His meeting with a gleeful group of Polad members might be seen as a courteous first effort to listen to everyone, but it shouldn’t take him too long to realise that it’s Mnangagwa’s pet project which won’t get him far. No serious interlocutor would spend more time with Polad. Indeed, Chamisa would lose credibility among his party’s followers if he reneged on his initial position and capitulated to tie to the Polad project. Even if they give it another name, it would still be foul. In any event, the very fact that there is desperate call to bring him into Polad via the backdoor suggests even its authors know it’s inadequate.

The heart of the matter

At the heart of the current crisis is the inability of Zimbabwe’s political system to produce electoral outcomes that enjoy the confidence and trust of all contestants. It is a political system that, for the past two decades, has failed to produce a democratically legitimate government. Although the dispute normally manifests over the outcome of elections, the real point of dispute is in the electoral process. It is not a one-off phenomenon but one that has been consistent over a period of time.

There was an opportunity to fix this, between 2009 and 2013, when the country was under an Inclusive Government following Mbeki’s mediation in 2008. That opportunity went begging thanks in large part to a hastily concocted agreement which left the bulk of power in the hands of Zanu PF and therefore impeded the changes that were needed. The MDC got a raw deal. It would be foolhardy to ignore the fact that the mediator of that poor deal was President Mbeki. The result is there were no meaningful reforms between 2009 and 2013, and it is no accident that the elections that year failed to produce an outcome with democratic legitimacy.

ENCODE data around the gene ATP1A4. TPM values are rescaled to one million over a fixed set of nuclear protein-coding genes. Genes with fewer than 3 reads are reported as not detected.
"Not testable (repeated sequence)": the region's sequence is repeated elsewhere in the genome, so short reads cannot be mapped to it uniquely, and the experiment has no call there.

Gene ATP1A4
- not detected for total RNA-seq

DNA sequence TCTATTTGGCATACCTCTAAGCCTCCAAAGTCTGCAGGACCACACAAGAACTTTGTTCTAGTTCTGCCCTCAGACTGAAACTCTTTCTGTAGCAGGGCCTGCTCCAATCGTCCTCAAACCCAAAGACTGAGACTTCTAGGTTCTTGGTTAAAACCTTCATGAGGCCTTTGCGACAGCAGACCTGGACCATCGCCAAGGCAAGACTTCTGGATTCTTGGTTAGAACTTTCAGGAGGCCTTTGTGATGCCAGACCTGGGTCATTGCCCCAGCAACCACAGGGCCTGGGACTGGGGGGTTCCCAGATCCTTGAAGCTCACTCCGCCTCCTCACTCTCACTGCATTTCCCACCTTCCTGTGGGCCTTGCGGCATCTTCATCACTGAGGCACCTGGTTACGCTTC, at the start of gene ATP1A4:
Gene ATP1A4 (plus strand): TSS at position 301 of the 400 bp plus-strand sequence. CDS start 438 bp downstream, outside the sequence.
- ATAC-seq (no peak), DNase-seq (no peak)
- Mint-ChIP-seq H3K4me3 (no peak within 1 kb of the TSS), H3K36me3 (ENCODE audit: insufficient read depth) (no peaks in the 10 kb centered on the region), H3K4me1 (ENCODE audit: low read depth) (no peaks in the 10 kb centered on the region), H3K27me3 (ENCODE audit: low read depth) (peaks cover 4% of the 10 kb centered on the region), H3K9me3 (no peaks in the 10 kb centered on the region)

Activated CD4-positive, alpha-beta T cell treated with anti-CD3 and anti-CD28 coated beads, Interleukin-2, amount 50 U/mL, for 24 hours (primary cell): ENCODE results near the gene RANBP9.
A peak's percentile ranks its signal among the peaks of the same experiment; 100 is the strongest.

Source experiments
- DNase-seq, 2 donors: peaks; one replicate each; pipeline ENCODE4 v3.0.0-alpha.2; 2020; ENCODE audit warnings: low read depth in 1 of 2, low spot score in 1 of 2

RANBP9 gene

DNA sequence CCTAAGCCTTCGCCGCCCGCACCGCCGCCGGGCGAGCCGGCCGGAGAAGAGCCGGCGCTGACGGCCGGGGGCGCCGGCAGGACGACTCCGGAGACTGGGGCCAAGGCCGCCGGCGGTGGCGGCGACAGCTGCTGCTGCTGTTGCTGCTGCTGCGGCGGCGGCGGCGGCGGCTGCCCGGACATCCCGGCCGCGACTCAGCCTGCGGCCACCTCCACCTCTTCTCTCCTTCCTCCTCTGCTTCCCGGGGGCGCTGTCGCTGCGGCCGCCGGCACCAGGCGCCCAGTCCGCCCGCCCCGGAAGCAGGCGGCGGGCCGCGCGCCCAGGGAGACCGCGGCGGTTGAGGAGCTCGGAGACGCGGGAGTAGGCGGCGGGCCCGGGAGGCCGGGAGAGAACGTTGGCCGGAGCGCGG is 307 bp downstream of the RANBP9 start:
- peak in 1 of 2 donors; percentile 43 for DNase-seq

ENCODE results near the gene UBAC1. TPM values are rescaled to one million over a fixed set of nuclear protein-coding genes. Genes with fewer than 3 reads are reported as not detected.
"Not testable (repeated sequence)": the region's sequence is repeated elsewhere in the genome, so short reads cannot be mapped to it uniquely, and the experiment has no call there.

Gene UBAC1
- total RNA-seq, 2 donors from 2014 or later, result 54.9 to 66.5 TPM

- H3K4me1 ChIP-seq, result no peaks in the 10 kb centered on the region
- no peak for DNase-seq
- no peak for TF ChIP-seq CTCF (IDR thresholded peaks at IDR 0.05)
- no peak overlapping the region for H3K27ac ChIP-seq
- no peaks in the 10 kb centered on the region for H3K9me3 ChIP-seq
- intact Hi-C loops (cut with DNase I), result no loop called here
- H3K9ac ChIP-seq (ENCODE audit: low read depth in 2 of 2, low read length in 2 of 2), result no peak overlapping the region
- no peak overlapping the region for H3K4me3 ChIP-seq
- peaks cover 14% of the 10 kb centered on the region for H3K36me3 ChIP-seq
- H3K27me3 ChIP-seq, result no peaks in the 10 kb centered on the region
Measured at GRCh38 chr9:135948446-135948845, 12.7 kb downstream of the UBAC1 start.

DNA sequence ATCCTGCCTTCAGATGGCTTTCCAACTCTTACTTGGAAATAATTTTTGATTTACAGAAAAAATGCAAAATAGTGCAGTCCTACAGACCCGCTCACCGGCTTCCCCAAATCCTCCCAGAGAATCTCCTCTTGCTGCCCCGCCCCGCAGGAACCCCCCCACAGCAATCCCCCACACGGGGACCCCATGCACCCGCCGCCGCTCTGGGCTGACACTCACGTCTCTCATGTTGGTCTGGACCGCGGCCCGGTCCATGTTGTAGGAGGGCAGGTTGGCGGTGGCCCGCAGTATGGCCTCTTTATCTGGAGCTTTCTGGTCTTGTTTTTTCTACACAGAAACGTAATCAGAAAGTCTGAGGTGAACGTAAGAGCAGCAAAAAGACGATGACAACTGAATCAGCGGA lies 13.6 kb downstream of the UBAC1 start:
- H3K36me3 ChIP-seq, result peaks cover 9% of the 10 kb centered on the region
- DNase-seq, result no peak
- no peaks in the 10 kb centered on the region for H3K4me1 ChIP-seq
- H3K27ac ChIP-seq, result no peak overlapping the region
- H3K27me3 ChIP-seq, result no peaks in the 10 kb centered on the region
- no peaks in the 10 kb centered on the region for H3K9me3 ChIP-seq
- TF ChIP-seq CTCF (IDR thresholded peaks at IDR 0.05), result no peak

For a standard against which to measure Zimbabwe, Mbeki need look no further than the country he once led. Everyone who participates in an election generally accepts the outcome.

This is because political referees who run elections enjoy the confidence of all serious participants. It’s also because the judicial system works and enjoys the confidence of litigants. The military and police behave professionally and respect their constitutional boundaries. These political referees are trusted so that even if a party loses, they can accept the outcome knowing they have been given fair treatment and that they can always try another day. The situation in Zimbabwe, on the other hand, is distinctly different because political referees are captured by the ruling party. This capture of political referees impugns the legitimacy of processes over which they preside, be they political, electoral or judicial. It goes without saying that there can be no lasting solution unless this political capture of institutions is resolved. This is the essence of political reforms. Unless this is done, the next electoral process will produce the same disputed outcomes.